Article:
• Always write a meaningful explanation of your change in detail in the body of the PR. Don't rely on the title explaining it fully and please don't expect the admins to understand the PR just by reading your code. The PR description gives the admins the context necessary to understand and approve code more rapidly, and also allows non-technical staff and contributors to determine if your PR is relevant to them.
    • If your change has a visible effect on the website, include screenshots showing the existing and new behavior to help demonstrate what is changing. To learn how to add images, see the note at the bottom of GitHub's comment field.
    • If you are making a PR to seek help with your code, include the above information and also state that the PR is not complete and describe the help you need.
Notes
  • Admins will receive an email when your pull request is created so you do not need to inform them in any way.
  • If your pull request references an issue, the issue will be updated automatically to contain a link to your PR.
  • You can add comments to your pull request to ask for advice, even while in draft mode.
  • If you are making a PR for a WIP to seek help with your code, it is not necessary for the tests to pass.
  • If you find it's impossible to run the tests locally due to limitations in your system, it's acceptable to make a PR and then examine the output of the test suite that's run automatically against your PR. Please write in your PR that you are doing this so that admins know not to review your PR until you have said it is ready.

Merge Changes from upstream/develop[edit | edit source]

If a significant time has passed since you created the branch on your local install, use rebase or merge to bring the latest changes from upstream/develop into your branch before your push your branch to GitHub. Follow this process:

  1. git fetch upstream
  2. git rebase upstream/develop or git merge upstream/develop
  3. Fix any merge conflicts.
  4. Re-run the automated tests.
  5. Fix any problems and commit again.

Since the code can be very different, be sure to re-test your changes manually, especially if the rebase or merge modified any code related to your pull request.

Having your Pull Request Tested and Reviewed[edit | edit source]

When you make a PR, Habitica's automated tests will be run. Two test builds are run, one against your branch and one against your branch as if it had been merged into the most recent develop branch in Habitica's repository. These tests will fail if there are problems with your code and you can use the links that will appear in the PR to review the failures. However, there should normally be no failures if you had run npm test successfully in your local install. Sometimes the tests will fail from problems that aren't related to your change (e.g., if timeouts happen during the test build); if so, admins will restart the test build and you will not need to take any actions. However you should always review test failures to work out if they are from your code or not. If failures are from your code, admins will ask you to fix the problems before they test and review your code.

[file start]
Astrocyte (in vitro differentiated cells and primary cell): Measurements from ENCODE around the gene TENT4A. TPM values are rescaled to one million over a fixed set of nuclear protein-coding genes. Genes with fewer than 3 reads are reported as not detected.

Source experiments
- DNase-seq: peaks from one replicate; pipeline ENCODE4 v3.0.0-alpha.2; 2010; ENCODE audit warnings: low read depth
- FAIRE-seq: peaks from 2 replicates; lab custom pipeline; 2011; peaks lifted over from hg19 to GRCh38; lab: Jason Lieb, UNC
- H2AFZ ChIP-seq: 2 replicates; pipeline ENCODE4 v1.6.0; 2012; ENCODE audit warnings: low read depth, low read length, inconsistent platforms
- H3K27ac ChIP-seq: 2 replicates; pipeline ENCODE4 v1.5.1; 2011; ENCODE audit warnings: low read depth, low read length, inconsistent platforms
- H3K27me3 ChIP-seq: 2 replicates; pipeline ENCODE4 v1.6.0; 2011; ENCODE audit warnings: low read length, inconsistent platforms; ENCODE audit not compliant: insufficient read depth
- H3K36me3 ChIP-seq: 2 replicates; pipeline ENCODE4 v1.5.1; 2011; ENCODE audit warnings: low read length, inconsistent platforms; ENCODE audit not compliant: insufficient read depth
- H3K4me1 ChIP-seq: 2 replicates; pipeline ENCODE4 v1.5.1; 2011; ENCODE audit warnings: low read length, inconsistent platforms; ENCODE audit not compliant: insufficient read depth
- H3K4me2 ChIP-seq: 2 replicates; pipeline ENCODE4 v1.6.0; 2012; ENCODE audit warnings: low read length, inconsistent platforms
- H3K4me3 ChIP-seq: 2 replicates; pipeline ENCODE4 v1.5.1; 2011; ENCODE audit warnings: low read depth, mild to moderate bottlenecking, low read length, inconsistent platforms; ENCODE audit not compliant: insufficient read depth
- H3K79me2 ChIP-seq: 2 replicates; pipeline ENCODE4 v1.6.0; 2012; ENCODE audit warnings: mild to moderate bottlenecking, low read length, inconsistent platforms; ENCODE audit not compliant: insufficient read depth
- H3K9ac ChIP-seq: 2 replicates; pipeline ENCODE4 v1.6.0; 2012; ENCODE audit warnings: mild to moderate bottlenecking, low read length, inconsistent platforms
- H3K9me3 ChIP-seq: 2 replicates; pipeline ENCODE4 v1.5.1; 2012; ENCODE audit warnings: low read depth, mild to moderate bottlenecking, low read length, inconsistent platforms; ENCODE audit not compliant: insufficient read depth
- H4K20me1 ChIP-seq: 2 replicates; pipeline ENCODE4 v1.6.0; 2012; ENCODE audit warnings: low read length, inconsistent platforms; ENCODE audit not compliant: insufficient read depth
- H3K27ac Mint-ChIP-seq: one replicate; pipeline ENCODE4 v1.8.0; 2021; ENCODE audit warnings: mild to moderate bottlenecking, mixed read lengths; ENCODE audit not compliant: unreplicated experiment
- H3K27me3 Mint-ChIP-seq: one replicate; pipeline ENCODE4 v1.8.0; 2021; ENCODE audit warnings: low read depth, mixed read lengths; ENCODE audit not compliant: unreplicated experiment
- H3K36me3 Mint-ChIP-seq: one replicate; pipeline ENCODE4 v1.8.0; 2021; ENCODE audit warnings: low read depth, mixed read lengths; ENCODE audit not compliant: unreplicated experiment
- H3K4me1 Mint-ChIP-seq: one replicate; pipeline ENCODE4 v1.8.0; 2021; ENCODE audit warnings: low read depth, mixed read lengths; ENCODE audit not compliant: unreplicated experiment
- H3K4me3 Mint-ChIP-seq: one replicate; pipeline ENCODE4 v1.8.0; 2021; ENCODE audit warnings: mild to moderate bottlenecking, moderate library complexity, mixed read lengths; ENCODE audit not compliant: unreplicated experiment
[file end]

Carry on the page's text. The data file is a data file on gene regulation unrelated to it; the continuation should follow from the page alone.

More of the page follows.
After the test build succeeds, one or more admins will review your pull request by testing it on their own local install and reading your code changes. Admins will try to do this promptly but the time frame depends to some extent on how many PRs there are and other factors. Admins have a target of reviewing each PR within two weeks, or sooner when possible. PRs are usually reviewed at the beginning or end of each week, so if you submit an update at any other time, it might be a few days before it's reviewed. While you're waiting, you're welcome to work on another issue if you wish to.

Admins might request changes and will then apply the status: pr: with author: needs work GitHub label to your pull request. When that happens, before your pull request can be accepted, you will need to make those changes or explain why you think they should not be made. Admins can be identified by GitHub's "Member" indicator to the right of their names; any person in GitHub who does not have that indicator is not an admin, even if they seem to be speaking with authority.

Other contributors might also suggest changes. Implementing them might be optional, depending on the suggestion, but experienced contributors often make good suggestions. If you notice that an admin has commented favourably on a contributor's suggestion or has given it a positive emoji (e.g., thumbs up or a smiley face) then it's recommended that you do implement the suggestion or explain why you think it should not be implemented.

If you don't understand the changes requested or are having trouble with them, don't be afraid to ask for help! You are also welcome to commit and push partial changes if you need advice about how to finish them.

If other PRs are merged to develop while yours is being reviewed, admins might ask you to fix merge conflicts. This can be done in your local install by merging in the latest version of upstream/develop and manually editing the conflicts that git tells you about. You are welcome to ask for advice about this if needed!

When you have handled all feedback given to you by admins (and optionally by contributors), add a comment to the PR to state that the PR is ready for review again. Admins will then replace the status: pr: with author: needs work label with the status: pr: ready for review GitHub label and your PR will go back into the queue for further review.